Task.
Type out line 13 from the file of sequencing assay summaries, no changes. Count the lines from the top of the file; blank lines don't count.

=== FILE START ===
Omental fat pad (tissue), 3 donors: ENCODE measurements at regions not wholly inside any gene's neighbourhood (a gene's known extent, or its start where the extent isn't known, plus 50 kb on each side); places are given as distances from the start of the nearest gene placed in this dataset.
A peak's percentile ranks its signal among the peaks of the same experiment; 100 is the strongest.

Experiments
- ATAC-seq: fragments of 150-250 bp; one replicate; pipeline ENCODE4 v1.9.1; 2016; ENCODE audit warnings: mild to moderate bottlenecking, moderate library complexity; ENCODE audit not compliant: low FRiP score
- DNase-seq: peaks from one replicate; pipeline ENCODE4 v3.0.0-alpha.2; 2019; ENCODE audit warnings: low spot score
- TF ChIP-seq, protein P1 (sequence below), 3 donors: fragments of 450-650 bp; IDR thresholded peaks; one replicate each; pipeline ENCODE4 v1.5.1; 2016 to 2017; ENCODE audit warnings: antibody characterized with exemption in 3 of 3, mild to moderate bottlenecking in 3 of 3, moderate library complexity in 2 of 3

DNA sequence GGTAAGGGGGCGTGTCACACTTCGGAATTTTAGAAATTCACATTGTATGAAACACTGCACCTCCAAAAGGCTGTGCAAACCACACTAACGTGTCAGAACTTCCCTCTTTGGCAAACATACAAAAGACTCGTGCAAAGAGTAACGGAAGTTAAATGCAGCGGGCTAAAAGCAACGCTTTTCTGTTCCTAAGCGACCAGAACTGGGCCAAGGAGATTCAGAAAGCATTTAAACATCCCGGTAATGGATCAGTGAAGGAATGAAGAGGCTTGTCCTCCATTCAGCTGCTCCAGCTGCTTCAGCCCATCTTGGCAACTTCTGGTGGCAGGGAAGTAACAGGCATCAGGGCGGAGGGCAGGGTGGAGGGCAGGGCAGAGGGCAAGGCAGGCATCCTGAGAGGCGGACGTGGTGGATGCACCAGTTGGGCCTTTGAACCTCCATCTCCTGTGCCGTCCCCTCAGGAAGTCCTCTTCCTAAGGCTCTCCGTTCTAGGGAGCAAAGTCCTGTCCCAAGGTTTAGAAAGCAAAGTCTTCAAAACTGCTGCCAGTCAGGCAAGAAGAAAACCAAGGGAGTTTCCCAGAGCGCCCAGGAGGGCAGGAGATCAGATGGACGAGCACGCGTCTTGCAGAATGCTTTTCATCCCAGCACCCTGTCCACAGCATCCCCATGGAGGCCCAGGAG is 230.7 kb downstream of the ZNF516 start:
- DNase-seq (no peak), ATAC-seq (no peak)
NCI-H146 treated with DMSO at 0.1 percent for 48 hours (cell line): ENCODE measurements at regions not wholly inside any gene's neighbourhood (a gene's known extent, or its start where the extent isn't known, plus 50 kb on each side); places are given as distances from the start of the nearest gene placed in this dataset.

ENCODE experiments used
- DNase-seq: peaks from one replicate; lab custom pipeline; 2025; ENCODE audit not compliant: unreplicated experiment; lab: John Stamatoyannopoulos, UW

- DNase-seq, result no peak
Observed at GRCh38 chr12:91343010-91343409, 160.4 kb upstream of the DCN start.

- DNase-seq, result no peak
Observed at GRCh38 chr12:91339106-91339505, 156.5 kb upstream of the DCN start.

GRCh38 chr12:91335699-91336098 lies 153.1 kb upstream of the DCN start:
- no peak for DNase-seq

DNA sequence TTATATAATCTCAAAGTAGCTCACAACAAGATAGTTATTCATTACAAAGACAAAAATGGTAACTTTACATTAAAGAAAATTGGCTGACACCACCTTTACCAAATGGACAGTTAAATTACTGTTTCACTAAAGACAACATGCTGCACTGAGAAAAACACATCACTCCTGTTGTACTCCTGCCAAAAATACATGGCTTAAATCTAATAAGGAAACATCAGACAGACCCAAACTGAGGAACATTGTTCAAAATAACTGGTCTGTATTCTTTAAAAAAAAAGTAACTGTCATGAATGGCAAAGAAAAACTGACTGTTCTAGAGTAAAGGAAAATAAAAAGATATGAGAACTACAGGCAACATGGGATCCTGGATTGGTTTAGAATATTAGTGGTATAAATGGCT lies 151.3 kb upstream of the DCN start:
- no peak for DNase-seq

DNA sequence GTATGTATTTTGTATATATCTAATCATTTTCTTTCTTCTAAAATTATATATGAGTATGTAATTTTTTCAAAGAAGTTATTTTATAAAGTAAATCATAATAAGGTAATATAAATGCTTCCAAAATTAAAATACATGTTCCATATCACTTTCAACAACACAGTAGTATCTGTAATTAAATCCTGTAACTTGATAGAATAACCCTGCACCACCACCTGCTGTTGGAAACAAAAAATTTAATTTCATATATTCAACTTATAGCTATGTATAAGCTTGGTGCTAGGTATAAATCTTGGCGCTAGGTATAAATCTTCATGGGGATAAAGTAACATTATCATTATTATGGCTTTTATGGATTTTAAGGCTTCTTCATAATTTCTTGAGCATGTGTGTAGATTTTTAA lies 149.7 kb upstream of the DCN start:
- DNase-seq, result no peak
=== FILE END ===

Observed at GRCh38 chr12:91343010-91343409, 160.4 kb upstream of the DCN start.